While thousands of people are still using the Chembur-Wadala monorail as a joyride each day, this new mode of transportation has found
a small genuine clientele in residents of the sprawling transit camps near Wadala.
However, this clientele is unable to use the monorail for their daily commute due to security concerns.
By occupation, the transit camp residents are mostly carpenters, plumbers and masons wanting to travel to different areas in Chembur for work. They have to carry their work tools, which include sharp metal objects, saws, knives, hammers and chisels, but the sophisticated security systems of the monorail—akin to those seen in Metro rails and monorails across the world—do not permit such tools.
An official of Mumbai Monorail said on the condition of anonymity, “We have come across many such cases. Our security department has had several meetings about how best to accommodate the needs of a certain group of users and the security aspect of the monorail. We have flagged this issue to MMRDA and talks have been going on.”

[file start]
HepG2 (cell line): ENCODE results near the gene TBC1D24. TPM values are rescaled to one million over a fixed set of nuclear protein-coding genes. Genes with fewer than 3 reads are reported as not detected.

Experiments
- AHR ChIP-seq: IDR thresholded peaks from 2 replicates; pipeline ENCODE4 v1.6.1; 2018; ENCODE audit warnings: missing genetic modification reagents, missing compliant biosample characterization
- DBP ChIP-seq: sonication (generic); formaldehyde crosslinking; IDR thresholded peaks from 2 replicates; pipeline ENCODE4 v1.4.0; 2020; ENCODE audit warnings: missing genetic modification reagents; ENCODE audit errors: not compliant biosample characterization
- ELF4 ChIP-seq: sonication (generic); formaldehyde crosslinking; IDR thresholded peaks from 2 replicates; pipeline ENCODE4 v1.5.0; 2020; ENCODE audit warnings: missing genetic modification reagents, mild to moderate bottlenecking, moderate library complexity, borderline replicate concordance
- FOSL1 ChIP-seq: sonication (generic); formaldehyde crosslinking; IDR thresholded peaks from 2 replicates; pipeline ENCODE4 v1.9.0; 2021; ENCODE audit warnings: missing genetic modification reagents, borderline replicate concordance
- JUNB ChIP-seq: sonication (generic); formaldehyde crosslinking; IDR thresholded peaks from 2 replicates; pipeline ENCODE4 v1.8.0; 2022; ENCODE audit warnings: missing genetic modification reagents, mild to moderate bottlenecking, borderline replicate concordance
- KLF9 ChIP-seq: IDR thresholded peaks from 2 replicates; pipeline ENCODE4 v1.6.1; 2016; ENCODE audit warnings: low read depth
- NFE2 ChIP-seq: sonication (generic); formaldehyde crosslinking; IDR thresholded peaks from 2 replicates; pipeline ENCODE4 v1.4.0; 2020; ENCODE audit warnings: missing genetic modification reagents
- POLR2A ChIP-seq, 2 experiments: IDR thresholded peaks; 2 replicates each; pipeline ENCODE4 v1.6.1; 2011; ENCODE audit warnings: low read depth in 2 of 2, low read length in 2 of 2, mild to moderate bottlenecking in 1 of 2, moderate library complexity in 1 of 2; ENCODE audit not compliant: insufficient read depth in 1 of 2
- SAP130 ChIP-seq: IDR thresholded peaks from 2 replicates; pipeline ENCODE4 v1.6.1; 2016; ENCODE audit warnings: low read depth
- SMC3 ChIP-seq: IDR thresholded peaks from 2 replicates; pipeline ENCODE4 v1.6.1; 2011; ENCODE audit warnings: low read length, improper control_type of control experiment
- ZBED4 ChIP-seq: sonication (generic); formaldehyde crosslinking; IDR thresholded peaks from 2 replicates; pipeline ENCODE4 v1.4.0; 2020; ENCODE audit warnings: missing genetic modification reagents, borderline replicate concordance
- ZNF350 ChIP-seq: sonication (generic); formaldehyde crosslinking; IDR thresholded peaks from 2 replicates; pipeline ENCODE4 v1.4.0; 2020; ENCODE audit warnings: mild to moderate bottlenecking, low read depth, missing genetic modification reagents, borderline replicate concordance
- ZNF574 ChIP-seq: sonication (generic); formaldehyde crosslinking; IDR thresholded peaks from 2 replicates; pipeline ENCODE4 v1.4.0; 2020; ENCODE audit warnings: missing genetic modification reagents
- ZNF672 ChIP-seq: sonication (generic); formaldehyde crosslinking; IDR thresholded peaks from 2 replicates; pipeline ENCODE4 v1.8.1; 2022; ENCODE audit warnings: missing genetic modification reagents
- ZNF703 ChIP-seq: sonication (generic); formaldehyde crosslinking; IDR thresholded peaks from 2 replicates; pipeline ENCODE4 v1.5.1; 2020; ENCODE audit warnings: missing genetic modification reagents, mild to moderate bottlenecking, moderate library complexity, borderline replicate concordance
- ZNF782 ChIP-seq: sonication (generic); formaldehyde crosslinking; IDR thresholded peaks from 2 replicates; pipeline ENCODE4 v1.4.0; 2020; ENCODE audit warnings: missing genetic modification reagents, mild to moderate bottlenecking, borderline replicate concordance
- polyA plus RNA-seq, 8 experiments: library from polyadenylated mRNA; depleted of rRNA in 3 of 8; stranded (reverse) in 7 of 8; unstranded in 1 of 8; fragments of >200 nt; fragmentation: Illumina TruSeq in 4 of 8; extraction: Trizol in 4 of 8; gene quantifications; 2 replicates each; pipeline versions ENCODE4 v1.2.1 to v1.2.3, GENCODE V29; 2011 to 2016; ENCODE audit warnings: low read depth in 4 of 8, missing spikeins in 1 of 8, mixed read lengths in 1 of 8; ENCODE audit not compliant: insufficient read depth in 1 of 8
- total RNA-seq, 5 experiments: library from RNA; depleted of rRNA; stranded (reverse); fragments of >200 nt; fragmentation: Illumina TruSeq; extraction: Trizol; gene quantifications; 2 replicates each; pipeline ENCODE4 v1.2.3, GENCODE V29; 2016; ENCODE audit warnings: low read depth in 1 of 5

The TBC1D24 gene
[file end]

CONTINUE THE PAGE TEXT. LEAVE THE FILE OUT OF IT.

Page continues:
UPS Madan, metrpolitan commissioner at the Mumbai Metropolitan Region Development Authority (MMRDA), said the authority will see how many such passengers are actually using the monorail, and then take a call on what can be done. “I don’t think there is a very high number of such people using the monorail. We will see first how many people have this requirement. For the time being, we cannot permit those carrying equipment that has sharp objects,” Madan said.
Madhukar Pandey, Additional Commissioner of Police (Protection and Security) said there has to be an ideal balance between security and facilitation for citizens, as the monorail is a service for the public.
Ever since the monorail was opened for public use on February 2, about 15,000 to 20,000 people from all over the city have been queuing up outside stations. In the first week of operations, the monorail had a total of 1,36,865 commuters buying tickets, 1,400 smart cards were sold and the fare box collection crossed Rs.14 lakh.